Britain will have a mild winter, the Met Office has predicted despite the inaccuracy of its ‘barbecue summer’ forecast that drew fierce criticism.
Scientists at the organisation have staked their reputation on temperatures and rainfall “likely to be near or above average”.
The Met Office said the end of 2009 and the beginning of 2010 were likely to be “milder than last year” and that there was an 85 per cent chance of normal or above-average conditions.
However, the Met Office added: “There is still a 1-in-7 chance of a cold winter.”
The organisation came under fire during August after its earlier prediction that Britain would bask in a ‘barbecue summer’ turned out to be incorrect, with the wettest July for a century despite above-average temperatures.
American forecaster Joe Bastardi of AccuWeather said winter would be cold across Europe. He added: “Though Britain’s temperatures are likely to be near normal there is a risk of very cold weather coming in from eastern Europe.”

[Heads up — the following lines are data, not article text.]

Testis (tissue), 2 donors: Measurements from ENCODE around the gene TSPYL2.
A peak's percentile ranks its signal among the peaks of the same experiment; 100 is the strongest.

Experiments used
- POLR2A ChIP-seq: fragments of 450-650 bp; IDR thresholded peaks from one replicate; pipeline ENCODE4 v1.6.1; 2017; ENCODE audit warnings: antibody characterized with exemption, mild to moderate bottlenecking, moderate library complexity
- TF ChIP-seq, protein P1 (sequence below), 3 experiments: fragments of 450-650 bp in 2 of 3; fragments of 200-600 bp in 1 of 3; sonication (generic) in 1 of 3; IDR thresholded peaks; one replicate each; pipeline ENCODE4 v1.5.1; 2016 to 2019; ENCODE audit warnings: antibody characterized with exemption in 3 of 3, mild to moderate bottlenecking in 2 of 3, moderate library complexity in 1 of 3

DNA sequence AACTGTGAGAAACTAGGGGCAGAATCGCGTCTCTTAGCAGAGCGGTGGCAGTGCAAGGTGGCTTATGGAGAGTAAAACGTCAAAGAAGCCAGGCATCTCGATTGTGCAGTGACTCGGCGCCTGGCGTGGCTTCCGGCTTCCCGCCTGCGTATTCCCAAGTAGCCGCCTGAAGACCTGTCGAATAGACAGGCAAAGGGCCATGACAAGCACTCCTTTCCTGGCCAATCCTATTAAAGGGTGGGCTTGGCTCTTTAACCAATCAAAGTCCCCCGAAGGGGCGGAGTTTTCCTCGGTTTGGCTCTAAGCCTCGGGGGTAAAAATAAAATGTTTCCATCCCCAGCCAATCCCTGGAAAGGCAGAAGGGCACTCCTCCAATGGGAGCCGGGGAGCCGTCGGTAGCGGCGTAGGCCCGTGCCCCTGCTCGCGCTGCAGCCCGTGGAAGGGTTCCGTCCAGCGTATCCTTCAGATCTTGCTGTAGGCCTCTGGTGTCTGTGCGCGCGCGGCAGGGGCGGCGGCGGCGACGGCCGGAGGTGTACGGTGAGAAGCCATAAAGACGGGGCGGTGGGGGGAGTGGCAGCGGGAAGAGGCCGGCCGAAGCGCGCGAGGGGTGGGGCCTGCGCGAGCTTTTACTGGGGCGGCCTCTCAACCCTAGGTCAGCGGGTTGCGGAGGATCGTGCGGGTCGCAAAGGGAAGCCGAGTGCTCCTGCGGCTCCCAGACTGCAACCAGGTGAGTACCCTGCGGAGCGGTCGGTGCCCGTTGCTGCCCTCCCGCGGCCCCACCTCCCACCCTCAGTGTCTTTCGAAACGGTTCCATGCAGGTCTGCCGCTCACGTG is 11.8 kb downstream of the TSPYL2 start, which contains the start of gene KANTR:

Earlier this month Jonathan Powell of Positive Weather Solutions forecast a cold winter, with “potentially a big freeze in January and February”.
The Met Office told the Daily Express: “There will be some spells of cold weather, sleet, snow and frost but the temperatures and rainfall will be average or above.”
Despite fierce criticism that it gave false hope of a balmy summer, the Met Office insisted its 'barbecue summer' long-term prediction was largely accurate, in particular that temperatures would reach 30C.